Does anyone care about bin Laden any more?
There have been many contradictory reports this week about whether Baitullah Mehsud, the leader of the Tehrik-e-Taliban Pakistan, had died. Pakistan’s Geo television channel said that the leader of the Pakistani Taliban had died of kidney failure after a long illness, while a Taliban spokesman dismissed the report.
I’m not going to add to that speculation here. What does strike me, though, is that the attention paid to talk of Mehsud’s death was greater than that given to reports that frequently do the rounds about the fate of Osama bin Laden.
In a detailed profile in the Long War Journal, the author writes that Mehsud is now considered to be “a threat as big as, or bigger than, even Osama bin Laden”. A guerrilla leader credited with uniting many of Pakistan’s often disparate militants under the banner of the Tehrik-e-Taliban Pakistan late last year, Mehsud gained worldwide notoriety when he was accused of involvement in the assassination of Benazir Bhutto — an accusation he has denied.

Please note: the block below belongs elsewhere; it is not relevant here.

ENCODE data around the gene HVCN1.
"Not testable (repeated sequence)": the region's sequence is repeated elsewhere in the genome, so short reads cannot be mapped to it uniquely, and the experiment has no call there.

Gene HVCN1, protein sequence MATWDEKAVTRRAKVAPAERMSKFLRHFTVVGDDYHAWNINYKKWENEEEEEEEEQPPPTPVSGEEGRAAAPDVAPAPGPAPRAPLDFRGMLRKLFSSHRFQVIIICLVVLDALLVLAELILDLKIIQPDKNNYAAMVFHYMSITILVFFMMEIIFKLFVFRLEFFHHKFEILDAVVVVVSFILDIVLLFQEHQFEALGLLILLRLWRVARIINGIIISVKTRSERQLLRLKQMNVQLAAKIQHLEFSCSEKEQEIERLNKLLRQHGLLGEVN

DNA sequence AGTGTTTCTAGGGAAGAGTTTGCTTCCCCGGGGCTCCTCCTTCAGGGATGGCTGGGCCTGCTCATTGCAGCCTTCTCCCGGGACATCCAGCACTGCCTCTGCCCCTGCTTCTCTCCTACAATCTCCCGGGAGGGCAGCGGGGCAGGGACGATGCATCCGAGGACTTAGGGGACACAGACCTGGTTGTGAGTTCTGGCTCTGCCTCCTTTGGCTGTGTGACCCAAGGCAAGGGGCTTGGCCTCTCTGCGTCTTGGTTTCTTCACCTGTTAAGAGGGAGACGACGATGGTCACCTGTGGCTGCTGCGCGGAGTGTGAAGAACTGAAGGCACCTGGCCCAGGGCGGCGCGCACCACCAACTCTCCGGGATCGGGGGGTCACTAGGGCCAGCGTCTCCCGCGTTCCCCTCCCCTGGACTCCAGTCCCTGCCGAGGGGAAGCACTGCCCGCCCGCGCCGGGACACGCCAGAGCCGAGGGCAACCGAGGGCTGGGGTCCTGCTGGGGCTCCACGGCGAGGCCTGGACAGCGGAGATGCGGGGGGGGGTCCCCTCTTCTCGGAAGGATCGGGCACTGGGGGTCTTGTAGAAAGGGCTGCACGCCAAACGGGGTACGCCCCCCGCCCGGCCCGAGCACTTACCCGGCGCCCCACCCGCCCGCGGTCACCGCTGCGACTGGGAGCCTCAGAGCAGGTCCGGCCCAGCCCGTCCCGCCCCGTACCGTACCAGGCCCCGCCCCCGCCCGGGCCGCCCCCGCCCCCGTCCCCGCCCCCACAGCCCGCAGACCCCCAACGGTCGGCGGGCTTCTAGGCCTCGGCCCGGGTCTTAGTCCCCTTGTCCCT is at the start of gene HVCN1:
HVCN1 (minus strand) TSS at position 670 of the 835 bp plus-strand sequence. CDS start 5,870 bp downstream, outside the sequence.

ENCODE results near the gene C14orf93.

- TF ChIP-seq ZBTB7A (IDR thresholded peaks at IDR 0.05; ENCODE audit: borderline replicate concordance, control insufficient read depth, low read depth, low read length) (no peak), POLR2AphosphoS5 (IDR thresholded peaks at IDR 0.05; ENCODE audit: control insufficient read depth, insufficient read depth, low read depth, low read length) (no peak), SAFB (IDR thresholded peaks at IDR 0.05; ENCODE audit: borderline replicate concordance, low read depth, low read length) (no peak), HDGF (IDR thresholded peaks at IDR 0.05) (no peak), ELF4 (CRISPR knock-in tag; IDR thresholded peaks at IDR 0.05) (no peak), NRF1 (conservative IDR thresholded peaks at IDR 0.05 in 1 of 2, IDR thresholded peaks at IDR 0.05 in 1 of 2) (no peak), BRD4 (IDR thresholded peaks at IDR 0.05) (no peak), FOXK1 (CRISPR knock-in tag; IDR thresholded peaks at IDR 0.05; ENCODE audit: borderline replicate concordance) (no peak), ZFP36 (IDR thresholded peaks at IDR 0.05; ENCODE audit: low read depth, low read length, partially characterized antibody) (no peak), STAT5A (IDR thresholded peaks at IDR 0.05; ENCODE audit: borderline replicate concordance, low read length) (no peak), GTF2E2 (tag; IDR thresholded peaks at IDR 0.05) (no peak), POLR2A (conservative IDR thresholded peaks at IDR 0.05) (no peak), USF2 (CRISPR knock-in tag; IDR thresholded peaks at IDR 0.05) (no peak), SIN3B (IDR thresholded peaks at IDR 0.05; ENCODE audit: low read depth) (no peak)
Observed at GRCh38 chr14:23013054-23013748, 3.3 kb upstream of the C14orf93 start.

So does Osama bin Laden matter any more?
As the leader of the Pakistani Taliban, it is Mehsud, rather than bin Laden, who is seen as the leader of a movement that has fuelled a series of bomb attacks inside Pakistan, and challenged any attempt by the Pakistan Army to tame the tribal areas along Pakistan’s border which are home to both Pakistani and Afghan insurgents.
Then when people talk about the insurgents attacking U.S.-led forces in Afghanistan, again rarely does bin Laden’s name crop up. The Los Angeles Times writes of a “trio of warlords” with bases in Pakistan, blamed for a surge in violence in Afghanistan. The three, also mentioned in this piece in the U.S. Army Times, are Gulbuddin Hekmatyar and Jalaluddin Haqqani, both veterans of the campaign against the Soviet occupation in Afghanistan, and Afghan Taliban leader Mullah Omar, believed to be hiding somewhere around the Pakistani city of Quetta in Balochistan.
All are said to have links with al Qaeda, while retaining their own separate motivations, identities and loyalties. Where does that leave bin Laden? Has he become just a name? An idea?
And did he ever have the reach and power that was ascribed to him? Or has he always been what one commenter on an earlier blog described as just “a guy living in a cave”?